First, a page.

Republicans made significant gains with middle-class voters in 2016, according to a Pew Research Center analysis of 221 metropolitan areas.
Democratic support declined between the 2008 and 2016 in 196 of these regions.
Of the 57 regions with 55% or more of their population middle-class households (meaning $42,000 to $125,000 annual income for a household of three), 30 voted for Barack Obama in 2008 and 27 went for John McCain. In 2016, Donald Trump not only carried the 27 McCain middle-class metro regions, but 18 of the 30 Obama middle-class metros as well.
In the 115 metropolitan areas where the middle-class made up 50%-55% of the population, 59 voted for Mr. Obama in 2008. In 2016, 16 of these went for Mr. Trump.
There was little movement in the 49 areas where the middle-class share was less than 50%. Republicans picked up three areas won by Mr. Obama in 2008 while Democrats picked up two areas won by Mr. McCain.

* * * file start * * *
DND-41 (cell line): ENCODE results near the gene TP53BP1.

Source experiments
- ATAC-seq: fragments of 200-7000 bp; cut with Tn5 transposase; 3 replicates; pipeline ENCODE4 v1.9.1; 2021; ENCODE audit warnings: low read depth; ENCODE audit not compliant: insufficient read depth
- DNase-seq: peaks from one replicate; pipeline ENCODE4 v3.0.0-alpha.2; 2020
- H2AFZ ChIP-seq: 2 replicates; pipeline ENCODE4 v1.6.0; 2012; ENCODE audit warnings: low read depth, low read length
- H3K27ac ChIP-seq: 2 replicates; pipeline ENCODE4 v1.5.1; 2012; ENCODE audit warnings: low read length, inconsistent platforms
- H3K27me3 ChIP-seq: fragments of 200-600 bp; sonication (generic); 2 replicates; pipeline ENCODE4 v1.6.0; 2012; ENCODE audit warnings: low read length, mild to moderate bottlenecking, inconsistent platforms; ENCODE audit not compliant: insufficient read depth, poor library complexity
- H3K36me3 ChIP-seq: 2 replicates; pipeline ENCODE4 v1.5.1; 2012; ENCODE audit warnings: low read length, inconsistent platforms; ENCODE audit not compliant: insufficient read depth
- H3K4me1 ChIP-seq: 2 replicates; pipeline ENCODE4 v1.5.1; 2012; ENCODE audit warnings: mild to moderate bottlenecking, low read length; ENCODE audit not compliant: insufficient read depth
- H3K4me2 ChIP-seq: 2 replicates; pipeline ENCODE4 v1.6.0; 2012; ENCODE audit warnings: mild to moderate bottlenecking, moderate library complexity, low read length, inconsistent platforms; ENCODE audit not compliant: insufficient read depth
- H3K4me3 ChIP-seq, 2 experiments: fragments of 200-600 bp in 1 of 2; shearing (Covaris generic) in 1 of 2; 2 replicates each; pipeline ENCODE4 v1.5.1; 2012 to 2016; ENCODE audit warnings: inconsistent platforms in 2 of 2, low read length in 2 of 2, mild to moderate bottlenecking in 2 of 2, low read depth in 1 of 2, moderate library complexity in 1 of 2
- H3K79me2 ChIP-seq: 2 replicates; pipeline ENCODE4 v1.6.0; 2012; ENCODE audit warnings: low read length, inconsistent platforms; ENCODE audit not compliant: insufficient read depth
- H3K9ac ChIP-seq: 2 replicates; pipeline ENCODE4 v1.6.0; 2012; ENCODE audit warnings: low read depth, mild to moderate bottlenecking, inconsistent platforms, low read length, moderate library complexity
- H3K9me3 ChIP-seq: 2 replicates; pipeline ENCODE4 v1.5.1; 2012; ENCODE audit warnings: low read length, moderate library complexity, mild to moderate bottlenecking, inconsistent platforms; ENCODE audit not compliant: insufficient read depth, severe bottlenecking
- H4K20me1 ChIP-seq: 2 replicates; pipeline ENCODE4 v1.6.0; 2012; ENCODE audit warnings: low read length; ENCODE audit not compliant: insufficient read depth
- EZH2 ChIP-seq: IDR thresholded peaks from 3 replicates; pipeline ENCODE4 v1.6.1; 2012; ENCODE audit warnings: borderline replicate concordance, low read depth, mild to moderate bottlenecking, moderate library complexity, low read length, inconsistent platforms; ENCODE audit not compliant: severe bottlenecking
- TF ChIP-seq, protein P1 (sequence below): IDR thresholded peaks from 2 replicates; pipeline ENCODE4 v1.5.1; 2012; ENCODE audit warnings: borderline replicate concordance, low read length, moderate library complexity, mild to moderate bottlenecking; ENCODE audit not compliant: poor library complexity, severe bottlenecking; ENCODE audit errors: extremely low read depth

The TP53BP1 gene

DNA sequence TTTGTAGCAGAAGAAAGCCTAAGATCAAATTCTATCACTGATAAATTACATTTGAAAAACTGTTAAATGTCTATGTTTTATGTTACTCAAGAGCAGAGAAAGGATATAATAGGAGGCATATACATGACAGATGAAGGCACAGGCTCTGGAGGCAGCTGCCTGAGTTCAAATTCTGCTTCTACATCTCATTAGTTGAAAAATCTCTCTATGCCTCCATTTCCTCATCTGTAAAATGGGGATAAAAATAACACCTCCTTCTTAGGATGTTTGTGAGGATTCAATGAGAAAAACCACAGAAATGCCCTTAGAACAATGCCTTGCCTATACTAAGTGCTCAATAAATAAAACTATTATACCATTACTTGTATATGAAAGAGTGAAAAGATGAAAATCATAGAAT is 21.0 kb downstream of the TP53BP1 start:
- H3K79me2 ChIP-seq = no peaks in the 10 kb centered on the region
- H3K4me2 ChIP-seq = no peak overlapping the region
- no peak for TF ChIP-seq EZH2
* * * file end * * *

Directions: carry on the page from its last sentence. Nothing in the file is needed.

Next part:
Republicans’ message resonated with these middle-class voters in 2016. As the Republican-led Congress begins work this week and President-Elect Trump prepares to take office, they should keep in mind how they can deliver on the issues they promised action on during their campaigns, like tax reform and ObamaCare. If they succeed in this, they have an opportunity to keep these newly-won regions in the Republican column in elections to come.